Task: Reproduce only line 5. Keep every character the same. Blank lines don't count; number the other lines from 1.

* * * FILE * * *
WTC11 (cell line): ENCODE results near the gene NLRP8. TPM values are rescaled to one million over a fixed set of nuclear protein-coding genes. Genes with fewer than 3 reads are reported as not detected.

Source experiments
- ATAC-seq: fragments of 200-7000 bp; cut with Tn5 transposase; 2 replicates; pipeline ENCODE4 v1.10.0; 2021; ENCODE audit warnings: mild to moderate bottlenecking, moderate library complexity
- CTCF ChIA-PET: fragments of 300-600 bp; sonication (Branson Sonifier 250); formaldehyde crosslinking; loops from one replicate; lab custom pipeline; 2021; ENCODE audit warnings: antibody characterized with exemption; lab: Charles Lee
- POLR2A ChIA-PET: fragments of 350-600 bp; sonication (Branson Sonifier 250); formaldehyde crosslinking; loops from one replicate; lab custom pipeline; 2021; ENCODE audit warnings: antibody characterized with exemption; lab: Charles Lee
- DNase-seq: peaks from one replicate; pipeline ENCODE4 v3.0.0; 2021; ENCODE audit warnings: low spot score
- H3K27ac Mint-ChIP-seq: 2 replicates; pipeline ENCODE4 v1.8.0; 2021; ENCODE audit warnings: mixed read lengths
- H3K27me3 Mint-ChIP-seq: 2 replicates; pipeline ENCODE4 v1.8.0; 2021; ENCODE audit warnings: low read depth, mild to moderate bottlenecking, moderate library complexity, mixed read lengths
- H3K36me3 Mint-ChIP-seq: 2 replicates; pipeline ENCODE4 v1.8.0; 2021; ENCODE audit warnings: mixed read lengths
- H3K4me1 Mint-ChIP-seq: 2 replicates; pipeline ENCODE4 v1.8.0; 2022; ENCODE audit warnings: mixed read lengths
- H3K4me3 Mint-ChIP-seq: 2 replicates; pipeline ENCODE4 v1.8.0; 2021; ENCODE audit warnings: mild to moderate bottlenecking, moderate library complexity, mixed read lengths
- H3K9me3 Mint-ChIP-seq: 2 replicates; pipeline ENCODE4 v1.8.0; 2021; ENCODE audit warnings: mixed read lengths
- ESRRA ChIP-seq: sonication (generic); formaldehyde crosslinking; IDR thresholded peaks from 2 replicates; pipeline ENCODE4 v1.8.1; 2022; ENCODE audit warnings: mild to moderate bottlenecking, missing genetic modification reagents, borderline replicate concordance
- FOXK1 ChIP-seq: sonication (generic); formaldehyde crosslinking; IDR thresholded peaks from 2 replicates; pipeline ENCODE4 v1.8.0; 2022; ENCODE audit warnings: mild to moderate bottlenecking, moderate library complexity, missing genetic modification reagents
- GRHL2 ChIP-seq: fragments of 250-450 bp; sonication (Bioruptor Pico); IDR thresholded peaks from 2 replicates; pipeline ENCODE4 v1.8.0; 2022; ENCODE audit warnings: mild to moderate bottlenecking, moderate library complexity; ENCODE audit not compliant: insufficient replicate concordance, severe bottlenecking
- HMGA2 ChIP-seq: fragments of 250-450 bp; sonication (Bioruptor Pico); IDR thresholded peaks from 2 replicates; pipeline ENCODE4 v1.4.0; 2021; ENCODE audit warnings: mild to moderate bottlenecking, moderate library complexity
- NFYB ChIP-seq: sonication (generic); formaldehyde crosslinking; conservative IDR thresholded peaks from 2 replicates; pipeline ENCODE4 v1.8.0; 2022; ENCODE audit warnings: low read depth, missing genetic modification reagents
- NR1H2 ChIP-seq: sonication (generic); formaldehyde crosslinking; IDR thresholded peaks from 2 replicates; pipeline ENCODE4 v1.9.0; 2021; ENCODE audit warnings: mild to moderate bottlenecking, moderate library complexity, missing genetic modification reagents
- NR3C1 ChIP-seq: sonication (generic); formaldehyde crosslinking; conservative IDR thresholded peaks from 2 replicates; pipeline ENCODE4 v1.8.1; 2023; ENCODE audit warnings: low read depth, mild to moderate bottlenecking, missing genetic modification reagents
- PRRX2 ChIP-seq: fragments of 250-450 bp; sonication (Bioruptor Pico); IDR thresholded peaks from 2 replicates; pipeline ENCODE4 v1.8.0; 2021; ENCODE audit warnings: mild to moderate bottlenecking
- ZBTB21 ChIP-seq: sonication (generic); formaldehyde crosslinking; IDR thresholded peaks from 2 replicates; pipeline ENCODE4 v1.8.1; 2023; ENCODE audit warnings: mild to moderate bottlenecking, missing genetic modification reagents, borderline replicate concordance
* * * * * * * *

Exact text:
- POLR2A ChIA-PET: fragments of 350-600 bp; sonication (Branson Sonifier 250); formaldehyde crosslinking; loops from one replicate; lab custom pipeline; 2021; ENCODE audit warnings: antibody characterized with exemption; lab: Charles Lee